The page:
If present, elevated levels of lead can cause serious health problems, especially for pregnant women and young children. Lead in drinking water is primarily from materials and components associated with service lines and home plumbing. Loxley is responsible for providing high quality drinking water, but cannot control the variety of materials used in plumbing components. When your water has been sitting for several hours, you can minimize the potential for lead exposure by flushing your tap for 30 seconds to 2 minutes before using water for drinking or cooking. If you are concerned about lead in your water, you may wish to have your water tested. Information on lead in drinking water, testing methods, and steps you can take to minimize exposure is available from the Safe Drinking Water Hotline or at http://www.epa.gov/safewater/lead.
MCL’s are set at very stringent levels. To understand the possible health effects described for many regulated constituents, a person would have to drink two liters of water every day at the MCL level for a lifetime to have a one-in-a-million chance of having the described health effect.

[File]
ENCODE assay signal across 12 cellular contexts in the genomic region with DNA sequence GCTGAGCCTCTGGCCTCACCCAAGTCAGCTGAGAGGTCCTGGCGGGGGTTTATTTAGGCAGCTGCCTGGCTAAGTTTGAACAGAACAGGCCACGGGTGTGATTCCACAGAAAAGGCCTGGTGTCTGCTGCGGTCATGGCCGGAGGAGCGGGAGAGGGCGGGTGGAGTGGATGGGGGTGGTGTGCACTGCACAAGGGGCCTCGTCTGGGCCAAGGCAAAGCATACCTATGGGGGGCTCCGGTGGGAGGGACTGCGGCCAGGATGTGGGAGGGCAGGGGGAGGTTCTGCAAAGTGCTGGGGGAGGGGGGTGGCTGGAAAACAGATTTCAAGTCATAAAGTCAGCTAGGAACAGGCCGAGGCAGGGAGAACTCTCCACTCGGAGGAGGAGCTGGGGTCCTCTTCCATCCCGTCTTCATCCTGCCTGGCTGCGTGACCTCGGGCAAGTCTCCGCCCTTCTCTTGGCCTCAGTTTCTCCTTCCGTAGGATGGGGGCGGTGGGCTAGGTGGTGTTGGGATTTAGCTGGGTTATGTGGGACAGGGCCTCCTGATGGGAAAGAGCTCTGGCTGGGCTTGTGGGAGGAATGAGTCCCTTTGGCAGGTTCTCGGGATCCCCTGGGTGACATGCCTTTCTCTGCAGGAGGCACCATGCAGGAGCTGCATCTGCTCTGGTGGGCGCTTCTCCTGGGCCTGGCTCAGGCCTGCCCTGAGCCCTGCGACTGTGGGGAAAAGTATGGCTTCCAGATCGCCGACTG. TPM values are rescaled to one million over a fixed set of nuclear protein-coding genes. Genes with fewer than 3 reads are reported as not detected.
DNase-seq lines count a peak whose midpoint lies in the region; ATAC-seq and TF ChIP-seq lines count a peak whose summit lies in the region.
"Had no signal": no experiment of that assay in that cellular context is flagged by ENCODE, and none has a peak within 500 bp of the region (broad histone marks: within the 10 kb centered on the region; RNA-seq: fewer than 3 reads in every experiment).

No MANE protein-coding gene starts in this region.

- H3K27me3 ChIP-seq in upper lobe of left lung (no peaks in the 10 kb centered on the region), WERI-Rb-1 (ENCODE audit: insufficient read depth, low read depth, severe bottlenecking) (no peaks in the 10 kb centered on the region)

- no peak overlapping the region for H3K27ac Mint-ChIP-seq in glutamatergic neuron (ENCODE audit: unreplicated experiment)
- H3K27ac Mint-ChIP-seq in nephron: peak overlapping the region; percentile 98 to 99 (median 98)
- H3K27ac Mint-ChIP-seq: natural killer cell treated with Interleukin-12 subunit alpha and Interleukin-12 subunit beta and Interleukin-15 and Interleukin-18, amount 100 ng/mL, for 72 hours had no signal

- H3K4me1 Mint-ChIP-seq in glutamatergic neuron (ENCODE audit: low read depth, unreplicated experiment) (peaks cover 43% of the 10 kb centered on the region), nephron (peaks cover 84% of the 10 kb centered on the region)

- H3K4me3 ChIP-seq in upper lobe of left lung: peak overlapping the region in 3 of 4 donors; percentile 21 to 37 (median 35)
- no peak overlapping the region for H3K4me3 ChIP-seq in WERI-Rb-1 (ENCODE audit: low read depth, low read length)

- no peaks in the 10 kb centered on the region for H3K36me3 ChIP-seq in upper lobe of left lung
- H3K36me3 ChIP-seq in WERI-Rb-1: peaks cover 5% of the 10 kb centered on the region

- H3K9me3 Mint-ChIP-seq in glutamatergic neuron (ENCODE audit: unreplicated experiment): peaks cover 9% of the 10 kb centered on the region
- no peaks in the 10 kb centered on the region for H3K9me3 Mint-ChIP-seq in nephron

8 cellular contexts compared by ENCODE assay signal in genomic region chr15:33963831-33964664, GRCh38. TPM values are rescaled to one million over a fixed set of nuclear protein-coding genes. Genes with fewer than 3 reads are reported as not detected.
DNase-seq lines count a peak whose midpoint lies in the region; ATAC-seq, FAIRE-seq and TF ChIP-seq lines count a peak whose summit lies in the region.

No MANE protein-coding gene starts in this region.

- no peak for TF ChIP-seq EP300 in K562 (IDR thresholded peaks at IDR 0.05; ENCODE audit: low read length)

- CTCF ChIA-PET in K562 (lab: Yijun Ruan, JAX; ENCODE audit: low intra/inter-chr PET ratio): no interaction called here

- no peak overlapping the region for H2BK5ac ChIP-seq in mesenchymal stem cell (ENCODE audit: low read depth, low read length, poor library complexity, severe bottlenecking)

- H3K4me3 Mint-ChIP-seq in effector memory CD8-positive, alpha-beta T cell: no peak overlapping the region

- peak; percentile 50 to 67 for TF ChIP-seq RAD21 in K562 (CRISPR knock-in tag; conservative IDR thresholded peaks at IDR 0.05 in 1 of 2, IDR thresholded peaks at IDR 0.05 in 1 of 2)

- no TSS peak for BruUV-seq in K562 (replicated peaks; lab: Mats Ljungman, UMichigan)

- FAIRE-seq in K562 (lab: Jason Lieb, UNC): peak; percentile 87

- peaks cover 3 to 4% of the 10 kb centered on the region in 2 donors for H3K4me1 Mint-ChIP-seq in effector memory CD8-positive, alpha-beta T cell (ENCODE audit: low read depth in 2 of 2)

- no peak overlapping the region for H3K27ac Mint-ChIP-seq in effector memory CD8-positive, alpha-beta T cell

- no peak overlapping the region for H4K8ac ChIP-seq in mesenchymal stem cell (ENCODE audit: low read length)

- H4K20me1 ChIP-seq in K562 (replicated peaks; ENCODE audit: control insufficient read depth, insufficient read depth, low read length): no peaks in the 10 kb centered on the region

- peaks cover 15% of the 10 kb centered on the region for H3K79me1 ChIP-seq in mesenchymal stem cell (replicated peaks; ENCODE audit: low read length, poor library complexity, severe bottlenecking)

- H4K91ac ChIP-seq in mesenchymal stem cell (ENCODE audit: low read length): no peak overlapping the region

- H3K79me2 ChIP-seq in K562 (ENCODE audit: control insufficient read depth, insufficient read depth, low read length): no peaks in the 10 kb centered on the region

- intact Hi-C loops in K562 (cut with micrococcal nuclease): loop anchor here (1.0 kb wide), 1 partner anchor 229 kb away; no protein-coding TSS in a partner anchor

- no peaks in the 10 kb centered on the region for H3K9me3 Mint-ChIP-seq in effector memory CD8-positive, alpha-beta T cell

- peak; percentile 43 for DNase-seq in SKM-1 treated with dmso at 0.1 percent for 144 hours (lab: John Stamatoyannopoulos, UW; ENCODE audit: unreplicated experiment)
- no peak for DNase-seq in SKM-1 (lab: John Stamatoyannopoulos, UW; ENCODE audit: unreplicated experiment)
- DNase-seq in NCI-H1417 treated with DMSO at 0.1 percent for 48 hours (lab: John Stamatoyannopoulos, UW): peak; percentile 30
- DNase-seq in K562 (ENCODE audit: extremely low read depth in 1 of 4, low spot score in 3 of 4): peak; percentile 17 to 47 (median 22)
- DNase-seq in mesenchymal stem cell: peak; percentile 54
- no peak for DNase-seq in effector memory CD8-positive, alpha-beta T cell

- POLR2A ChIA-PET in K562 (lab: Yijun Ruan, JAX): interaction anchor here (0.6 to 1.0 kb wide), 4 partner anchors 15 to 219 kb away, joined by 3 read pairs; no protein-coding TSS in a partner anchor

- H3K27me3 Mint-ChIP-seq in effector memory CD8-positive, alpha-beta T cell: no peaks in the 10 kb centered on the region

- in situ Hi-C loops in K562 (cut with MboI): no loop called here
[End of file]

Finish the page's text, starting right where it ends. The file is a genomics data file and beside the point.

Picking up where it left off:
Based on a study conducted by the ADEM with the approval of the EPA, a statewide waiver for the monitoring of Asbestos and Dioxin was issued. Thus, monitoring for these contaminants was not required.
We at the Town of Loxley work around the clock to provide top quality water to every tap. Please help us make this effort worthwhile by protecting our source water. Carefully follow instructions on pesticides and herbicides you use for your lawn and garden and properly dispose of household chemicals, paints and waste oil. We ask that all our customers help us protect our water sources, which are the heart of our community, our way of life and our children’s future.